Last summer, I ventured into the world of natural dyeing. I started off with cheaper yarn and easier dyes like onion skins, black walnuts, beet greens and parsley. After the summer faded, I knew I was hooked on this medium and started planning for the next season. I’ve been stock piling yarn and planting things specifically for dyeing.
I like the idea of focusing on sourcing my dye material locally, using what I’ve grown or foraged for around here*, but occasionally kitchen scraps are too precious to pass up. And after only getting browns and yellows, I’m itching to get some other colors this year. So when avocados (which usually yield a pink hue) came into the house over the last few months, I made sure I saved the skins and pits (storing them in a bag in the freezer.) The pink-from-avocado always stumped me (and most other people) and it wasn’t until I cracked open the pits and saw some orange-y inside did I see how it could happen.
Since I was taking the time and energy to do up the avocado dye, I figured I’d try some dandelions as well. They are dotting the newly lush green lawn and (unsurprisingly) yield yellow. The whole time I was doing this dye job, I realized something about myself as a dyer: I don’t like measuring. I don’t like specifics or technicality. After last season, I told myself I should learn more of the ins-and-outs of how dyeing works, on a scientific level, like PH and reactions and mordant, etc. But I’d rather keep it all simple, intuitive and (surprising for me) a mystery. Some of you have asked if I will start selling hand dyed yarns and honestly, I would love to, especially if I can keep the process as it as it is now: simple, creative and fun. (And I might be looking for testers this year, to give me feedback on quality and whatnot!)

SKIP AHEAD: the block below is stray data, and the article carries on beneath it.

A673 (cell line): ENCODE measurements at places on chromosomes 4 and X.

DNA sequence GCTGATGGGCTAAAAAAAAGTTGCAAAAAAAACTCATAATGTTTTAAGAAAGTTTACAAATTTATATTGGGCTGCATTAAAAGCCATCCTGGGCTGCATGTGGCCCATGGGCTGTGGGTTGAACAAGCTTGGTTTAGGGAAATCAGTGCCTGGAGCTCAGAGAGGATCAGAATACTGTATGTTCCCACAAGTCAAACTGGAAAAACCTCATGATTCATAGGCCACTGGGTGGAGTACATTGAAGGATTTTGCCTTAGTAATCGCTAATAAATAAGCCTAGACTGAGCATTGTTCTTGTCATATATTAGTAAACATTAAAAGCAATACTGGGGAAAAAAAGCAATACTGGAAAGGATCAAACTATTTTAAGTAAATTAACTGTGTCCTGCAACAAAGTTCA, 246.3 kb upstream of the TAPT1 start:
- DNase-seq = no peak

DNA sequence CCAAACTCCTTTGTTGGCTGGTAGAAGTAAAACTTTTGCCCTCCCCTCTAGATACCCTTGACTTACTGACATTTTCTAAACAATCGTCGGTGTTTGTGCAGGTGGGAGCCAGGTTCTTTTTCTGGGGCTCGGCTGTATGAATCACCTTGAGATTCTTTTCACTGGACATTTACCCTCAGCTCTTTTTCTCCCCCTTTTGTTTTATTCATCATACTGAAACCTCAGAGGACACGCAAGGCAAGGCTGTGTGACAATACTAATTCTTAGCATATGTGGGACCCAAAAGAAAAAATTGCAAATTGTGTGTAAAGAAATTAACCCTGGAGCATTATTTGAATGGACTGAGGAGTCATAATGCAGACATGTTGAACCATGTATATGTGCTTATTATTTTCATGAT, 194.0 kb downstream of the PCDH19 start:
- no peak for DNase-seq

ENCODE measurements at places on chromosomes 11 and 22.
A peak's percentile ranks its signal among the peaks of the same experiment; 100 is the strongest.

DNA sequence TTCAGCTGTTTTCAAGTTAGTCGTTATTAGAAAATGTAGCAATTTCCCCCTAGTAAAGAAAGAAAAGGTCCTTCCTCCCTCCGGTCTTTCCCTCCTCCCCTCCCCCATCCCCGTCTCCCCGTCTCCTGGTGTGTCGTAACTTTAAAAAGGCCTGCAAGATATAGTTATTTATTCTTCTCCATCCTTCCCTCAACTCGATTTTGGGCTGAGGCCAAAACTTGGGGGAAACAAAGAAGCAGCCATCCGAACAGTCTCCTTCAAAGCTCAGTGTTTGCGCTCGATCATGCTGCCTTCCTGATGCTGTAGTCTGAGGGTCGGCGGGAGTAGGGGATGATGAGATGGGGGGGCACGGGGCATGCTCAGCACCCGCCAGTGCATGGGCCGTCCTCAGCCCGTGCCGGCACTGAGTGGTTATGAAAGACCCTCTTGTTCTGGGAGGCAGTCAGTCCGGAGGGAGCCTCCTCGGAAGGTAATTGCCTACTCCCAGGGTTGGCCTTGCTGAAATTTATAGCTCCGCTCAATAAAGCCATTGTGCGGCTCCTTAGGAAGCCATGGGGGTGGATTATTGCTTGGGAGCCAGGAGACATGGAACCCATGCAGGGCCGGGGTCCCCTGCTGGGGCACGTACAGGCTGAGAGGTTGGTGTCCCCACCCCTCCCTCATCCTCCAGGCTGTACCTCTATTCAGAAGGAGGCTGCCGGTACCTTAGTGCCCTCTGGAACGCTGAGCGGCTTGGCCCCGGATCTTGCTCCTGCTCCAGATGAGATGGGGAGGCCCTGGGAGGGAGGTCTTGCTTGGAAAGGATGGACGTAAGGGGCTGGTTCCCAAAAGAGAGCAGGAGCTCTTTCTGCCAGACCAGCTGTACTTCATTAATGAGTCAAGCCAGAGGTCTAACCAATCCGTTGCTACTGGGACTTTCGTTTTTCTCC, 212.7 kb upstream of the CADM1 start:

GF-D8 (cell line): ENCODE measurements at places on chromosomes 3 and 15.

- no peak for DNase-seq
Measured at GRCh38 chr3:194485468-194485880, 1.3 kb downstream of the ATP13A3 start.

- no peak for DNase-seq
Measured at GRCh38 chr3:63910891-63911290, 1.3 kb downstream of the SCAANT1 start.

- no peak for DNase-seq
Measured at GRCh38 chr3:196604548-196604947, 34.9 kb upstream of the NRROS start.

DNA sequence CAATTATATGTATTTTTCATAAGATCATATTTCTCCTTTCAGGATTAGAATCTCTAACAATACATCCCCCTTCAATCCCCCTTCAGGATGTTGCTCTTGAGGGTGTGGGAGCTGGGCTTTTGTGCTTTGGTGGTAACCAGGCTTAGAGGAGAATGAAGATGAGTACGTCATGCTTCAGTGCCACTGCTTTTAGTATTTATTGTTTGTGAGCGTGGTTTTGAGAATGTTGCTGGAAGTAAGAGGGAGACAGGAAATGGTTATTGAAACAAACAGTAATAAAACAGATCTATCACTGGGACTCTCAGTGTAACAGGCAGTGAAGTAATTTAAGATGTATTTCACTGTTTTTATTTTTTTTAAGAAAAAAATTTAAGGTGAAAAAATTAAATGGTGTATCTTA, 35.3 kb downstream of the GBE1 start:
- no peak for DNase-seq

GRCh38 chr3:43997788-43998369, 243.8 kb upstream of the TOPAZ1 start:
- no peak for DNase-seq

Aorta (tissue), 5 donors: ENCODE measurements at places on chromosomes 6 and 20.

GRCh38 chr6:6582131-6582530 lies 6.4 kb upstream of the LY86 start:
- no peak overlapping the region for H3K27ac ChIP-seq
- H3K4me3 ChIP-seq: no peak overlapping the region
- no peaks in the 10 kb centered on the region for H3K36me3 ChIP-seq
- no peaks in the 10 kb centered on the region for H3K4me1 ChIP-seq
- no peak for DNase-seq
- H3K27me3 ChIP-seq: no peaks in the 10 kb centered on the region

But here are some more specific notes if anyone comes across this post and is looking for a bit of guidance in their own dyeing. Both dyes were 50gm skeins of superwash merino with an alum and cream of tartar mordant. I used the broken pits and ripped up skins of 9 frozen-then-thawed avocados and a bowl full of fresh picked dandelions. I cut back on timing for everything so I might have ended up with richer colors.
*As this little passion grows, I hope to source my yarn and fiber more locally. Then perhaps take a stab at spinning my own yarn to dye. And maybe even raising fiber someday. (Oh, but that is quite the long-term goal…)